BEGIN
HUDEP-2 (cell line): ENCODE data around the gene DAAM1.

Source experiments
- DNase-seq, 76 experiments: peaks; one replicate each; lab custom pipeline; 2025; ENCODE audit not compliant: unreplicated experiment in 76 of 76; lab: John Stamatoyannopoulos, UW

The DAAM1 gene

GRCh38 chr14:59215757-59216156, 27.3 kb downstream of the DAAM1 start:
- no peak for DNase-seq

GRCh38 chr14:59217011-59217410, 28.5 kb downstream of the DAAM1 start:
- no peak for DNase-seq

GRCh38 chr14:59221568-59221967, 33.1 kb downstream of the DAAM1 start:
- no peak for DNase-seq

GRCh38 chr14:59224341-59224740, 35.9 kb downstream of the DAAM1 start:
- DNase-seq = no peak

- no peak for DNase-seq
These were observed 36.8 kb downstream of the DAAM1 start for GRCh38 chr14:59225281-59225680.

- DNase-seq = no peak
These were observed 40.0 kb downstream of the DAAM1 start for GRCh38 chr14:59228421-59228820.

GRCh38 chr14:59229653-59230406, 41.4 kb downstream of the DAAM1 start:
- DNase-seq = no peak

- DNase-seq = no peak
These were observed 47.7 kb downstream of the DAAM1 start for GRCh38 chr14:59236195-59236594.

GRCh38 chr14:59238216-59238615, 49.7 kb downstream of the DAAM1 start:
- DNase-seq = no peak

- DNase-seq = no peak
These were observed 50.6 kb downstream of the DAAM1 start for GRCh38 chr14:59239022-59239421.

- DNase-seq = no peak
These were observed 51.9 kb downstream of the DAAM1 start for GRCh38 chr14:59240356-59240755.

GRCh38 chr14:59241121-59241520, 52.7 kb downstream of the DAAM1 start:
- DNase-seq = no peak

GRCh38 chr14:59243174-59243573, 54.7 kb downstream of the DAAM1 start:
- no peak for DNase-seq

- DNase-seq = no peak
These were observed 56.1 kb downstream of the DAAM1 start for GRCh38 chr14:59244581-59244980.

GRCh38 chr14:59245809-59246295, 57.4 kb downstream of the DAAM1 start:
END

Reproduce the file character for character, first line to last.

HUDEP-2 (cell line): ENCODE data around the gene DAAM1.

Source experiments
- DNase-seq, 76 experiments: peaks; one replicate each; lab custom pipeline; 2025; ENCODE audit not compliant: unreplicated experiment in 76 of 76; lab: John Stamatoyannopoulos, UW

The DAAM1 gene

GRCh38 chr14:59215757-59216156, 27.3 kb downstream of the DAAM1 start:
- no peak for DNase-seq

GRCh38 chr14:59217011-59217410, 28.5 kb downstream of the DAAM1 start:
- no peak for DNase-seq

GRCh38 chr14:59221568-59221967, 33.1 kb downstream of the DAAM1 start:
- no peak for DNase-seq

GRCh38 chr14:59224341-59224740, 35.9 kb downstream of the DAAM1 start:
- DNase-seq = no peak

- no peak for DNase-seq
These were observed 36.8 kb downstream of the DAAM1 start for GRCh38 chr14:59225281-59225680.

- DNase-seq = no peak
These were observed 40.0 kb downstream of the DAAM1 start for GRCh38 chr14:59228421-59228820.

GRCh38 chr14:59229653-59230406, 41.4 kb downstream of the DAAM1 start:
- DNase-seq = no peak

- DNase-seq = no peak
These were observed 47.7 kb downstream of the DAAM1 start for GRCh38 chr14:59236195-59236594.

GRCh38 chr14:59238216-59238615, 49.7 kb downstream of the DAAM1 start:
- DNase-seq = no peak

- DNase-seq = no peak
These were observed 50.6 kb downstream of the DAAM1 start for GRCh38 chr14:59239022-59239421.

- DNase-seq = no peak
These were observed 51.9 kb downstream of the DAAM1 start for GRCh38 chr14:59240356-59240755.

GRCh38 chr14:59241121-59241520, 52.7 kb downstream of the DAAM1 start:
- DNase-seq = no peak

GRCh38 chr14:59243174-59243573, 54.7 kb downstream of the DAAM1 start:
- no peak for DNase-seq

- DNase-seq = no peak
These were observed 56.1 kb downstream of the DAAM1 start for GRCh38 chr14:59244581-59244980.

GRCh38 chr14:59245809-59246295, 57.4 kb downstream of the DAAM1 start: